It’s exactly the kind of arrogance mixed with recklessness that got Corzine and his investors in the trouble that was revealed over the course of last week. First we learned that under Corzine’s directorship, MF Global was going bankrupt because it purchased Europe’s risky debt. Then several companies each expressed interest in buying parts of MF Global–only to find that the books were worse than they looked, and that no part of the company was salvageable. But yesterday’s news was far worse. It turns out that $700 million of MF Global investors’ money is missing, and the firm is being investigated to find out if Corzine skimmed investors’ own money to cover his bets:

For now, there is confusion surrounding the missing MF Global funds. It is likely, one person briefed on the matter said, that some of the money may be “stuck in the system” as banks holding the customer funds hesitated last week to send MF Global the money.

But the firm has yet to produce evidence that all of the $600 million or $700 million outstanding is deposited with the banks, according to the people briefed on the matter. Regulators are looking into whether the customer funds were misallocated.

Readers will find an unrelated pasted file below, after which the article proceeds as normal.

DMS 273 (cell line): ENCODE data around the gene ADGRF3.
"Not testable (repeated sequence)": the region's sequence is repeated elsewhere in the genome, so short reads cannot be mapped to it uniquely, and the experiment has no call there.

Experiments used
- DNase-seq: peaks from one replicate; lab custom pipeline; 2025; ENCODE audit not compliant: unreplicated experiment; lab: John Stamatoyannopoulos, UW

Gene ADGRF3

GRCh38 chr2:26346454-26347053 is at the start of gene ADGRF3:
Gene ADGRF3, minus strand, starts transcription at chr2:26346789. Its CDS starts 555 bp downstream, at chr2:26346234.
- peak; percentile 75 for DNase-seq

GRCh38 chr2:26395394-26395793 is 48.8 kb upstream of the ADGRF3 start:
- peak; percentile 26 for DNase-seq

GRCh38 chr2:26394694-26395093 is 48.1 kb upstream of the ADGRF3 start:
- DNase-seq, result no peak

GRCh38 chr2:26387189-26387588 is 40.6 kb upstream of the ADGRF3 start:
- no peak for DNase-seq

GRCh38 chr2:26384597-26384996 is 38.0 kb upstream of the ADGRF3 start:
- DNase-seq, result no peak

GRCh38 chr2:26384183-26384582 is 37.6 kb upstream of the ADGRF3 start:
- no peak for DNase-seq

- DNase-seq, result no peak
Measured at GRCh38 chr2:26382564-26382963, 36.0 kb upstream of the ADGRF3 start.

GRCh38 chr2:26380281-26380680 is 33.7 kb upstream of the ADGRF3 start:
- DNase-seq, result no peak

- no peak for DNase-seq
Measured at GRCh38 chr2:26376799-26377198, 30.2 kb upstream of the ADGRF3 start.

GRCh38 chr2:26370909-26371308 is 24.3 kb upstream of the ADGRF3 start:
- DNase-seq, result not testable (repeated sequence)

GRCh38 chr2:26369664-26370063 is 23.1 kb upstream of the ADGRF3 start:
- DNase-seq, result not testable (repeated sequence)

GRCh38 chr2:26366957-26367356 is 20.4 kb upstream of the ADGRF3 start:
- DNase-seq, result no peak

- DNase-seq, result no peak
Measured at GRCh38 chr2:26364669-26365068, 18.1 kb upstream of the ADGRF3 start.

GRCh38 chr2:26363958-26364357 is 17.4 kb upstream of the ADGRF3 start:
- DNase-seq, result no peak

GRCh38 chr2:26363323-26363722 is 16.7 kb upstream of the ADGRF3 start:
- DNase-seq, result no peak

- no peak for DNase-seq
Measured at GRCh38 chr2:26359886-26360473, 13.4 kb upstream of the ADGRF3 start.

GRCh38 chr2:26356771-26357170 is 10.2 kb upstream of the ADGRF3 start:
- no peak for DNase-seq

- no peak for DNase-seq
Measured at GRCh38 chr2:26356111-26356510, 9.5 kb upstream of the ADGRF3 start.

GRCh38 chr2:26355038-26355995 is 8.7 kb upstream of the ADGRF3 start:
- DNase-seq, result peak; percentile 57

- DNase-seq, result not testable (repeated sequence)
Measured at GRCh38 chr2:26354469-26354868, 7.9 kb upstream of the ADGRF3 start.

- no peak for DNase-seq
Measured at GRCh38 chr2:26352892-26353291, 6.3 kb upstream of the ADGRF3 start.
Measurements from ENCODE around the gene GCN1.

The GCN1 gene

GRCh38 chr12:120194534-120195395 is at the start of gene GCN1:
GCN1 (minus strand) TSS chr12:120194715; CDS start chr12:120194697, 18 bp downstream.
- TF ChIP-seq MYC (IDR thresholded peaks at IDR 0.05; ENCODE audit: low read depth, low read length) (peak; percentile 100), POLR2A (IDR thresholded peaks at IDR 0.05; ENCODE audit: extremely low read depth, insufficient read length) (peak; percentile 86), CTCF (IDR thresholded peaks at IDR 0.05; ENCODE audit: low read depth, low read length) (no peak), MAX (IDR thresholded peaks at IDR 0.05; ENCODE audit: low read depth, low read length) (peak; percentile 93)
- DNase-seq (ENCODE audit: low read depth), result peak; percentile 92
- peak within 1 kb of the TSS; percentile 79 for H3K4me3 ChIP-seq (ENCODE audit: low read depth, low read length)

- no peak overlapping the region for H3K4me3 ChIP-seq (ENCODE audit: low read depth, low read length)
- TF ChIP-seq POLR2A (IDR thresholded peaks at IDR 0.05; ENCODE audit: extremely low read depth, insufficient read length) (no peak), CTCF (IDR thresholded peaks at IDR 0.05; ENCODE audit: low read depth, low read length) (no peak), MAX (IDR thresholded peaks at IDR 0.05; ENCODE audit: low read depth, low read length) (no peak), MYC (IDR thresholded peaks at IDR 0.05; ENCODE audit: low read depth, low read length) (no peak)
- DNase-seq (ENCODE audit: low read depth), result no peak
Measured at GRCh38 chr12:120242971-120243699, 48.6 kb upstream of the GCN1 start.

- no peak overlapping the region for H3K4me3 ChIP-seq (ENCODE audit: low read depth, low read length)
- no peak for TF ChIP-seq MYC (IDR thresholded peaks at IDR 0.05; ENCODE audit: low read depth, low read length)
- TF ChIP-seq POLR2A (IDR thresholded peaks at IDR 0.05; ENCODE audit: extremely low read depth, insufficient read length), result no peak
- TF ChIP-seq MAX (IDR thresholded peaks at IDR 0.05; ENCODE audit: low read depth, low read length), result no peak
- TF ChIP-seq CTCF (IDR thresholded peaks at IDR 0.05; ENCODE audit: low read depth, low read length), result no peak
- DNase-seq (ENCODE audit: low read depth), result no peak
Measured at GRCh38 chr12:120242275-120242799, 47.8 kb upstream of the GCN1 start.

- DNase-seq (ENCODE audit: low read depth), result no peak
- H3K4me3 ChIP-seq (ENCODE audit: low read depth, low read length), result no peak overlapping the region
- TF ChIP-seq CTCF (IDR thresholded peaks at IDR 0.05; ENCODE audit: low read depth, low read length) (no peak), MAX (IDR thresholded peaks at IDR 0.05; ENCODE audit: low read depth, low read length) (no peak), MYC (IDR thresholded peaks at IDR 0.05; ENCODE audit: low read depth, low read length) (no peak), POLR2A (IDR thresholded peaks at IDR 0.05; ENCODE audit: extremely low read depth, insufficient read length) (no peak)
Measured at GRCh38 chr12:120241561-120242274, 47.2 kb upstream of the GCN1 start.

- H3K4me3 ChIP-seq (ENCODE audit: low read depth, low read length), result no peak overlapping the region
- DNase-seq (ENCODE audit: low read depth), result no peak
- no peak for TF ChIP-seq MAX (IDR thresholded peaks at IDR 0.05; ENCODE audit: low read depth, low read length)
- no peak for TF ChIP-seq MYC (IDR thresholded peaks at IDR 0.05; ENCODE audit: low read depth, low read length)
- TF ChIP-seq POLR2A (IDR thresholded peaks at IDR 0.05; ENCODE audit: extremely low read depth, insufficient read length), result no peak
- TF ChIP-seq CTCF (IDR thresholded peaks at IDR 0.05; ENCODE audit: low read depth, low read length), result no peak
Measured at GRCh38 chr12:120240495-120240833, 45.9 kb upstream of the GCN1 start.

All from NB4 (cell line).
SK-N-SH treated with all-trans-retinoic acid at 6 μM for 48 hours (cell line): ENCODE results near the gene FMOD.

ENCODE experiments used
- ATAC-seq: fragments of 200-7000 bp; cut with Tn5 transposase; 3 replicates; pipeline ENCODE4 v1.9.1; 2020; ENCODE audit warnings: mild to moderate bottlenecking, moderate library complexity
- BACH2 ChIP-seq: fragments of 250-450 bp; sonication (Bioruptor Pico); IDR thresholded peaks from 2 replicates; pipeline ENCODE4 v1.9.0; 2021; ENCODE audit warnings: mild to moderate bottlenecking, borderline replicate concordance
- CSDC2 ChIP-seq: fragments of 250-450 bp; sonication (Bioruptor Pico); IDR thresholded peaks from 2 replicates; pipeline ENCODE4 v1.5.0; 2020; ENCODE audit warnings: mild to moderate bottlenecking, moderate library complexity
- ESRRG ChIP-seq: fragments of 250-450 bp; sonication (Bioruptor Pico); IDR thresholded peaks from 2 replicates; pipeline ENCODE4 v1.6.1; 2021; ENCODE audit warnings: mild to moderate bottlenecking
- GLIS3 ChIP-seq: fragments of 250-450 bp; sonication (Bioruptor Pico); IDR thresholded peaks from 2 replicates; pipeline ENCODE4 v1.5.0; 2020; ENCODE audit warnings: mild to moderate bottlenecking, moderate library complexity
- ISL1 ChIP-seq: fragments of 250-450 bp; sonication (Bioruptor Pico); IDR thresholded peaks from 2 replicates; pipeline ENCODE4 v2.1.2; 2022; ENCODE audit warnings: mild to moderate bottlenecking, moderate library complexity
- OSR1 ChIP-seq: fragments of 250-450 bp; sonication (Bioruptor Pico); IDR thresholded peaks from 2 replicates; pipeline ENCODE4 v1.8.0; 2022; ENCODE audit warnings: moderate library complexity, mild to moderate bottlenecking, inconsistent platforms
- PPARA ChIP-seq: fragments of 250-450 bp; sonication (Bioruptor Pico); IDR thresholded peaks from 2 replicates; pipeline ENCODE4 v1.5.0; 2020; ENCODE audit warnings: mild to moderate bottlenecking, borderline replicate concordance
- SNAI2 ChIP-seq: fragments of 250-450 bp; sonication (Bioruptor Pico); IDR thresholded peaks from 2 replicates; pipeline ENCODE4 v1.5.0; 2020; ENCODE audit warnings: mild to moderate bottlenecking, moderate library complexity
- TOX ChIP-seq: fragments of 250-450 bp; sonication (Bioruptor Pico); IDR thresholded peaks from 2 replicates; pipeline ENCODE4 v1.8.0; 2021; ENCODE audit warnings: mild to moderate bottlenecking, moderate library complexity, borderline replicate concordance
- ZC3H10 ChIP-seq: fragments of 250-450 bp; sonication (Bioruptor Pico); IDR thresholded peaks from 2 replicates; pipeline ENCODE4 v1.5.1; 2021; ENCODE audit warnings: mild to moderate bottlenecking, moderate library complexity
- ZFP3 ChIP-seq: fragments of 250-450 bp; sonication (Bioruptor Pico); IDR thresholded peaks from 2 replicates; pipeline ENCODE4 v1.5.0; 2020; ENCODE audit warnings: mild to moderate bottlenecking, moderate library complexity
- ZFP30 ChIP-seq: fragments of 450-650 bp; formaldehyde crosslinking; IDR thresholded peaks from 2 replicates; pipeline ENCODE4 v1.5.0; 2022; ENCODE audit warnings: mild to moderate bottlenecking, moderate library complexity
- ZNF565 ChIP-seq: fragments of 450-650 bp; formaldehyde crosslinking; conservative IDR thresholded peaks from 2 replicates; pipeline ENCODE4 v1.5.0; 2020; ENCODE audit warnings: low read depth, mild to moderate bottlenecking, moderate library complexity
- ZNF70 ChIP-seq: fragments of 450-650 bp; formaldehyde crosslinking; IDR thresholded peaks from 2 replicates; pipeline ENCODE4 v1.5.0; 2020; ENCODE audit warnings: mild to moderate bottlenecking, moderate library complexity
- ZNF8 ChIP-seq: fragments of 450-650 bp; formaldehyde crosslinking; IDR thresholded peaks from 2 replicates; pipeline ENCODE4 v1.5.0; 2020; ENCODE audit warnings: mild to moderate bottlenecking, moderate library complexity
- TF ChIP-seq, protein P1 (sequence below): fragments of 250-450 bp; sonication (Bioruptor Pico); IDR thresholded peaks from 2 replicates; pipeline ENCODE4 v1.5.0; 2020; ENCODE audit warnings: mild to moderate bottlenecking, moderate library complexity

Stanford business professor Darrell Duffie told Bloomberg: “It’s kind of considered the third rail of the brokerage industry that when you’re holding your customers’ funds in their names, you don’t touch them — even in an emergency situation when you’re running short of cash.”

It’s not only the third rail, it’s common sense. But an executive who has already bet many millions of his firm’s dollars on the prospect that President Obama was going to toss him a cushy federal appointment is probably not being too careful about other people’s money.

Corzine is one of the Obama re-election campaign’s major “bundlers,” and he hosted a fundraiser to shower the Obama campaign with Wall Street cash several months ago. One expects his federal appointment to be abandoned rather quickly now, and Corzine’s political future is probably over as well. Residents of New Jersey now have yet another reason to be happy they voted Corzine out of office in favor of Chris Christie in 2009. Corzine’s political career was devastating for the state.

Having no interest in politics other than the power it granted him, Corzine’s gubernatorial term was marked by the state raiding taxpayers to reward Democratic interest groups. Businesses fled the state, as did residents who couldn’t afford the property taxes that are required to fund union bosses’ lavish benefits. The state’s educational institutions are a mess, since the recipients of Corzine’s contract negotiations–the teachers unions–were awarded the funds that should have gone to textbooks, computers, and after-school programs.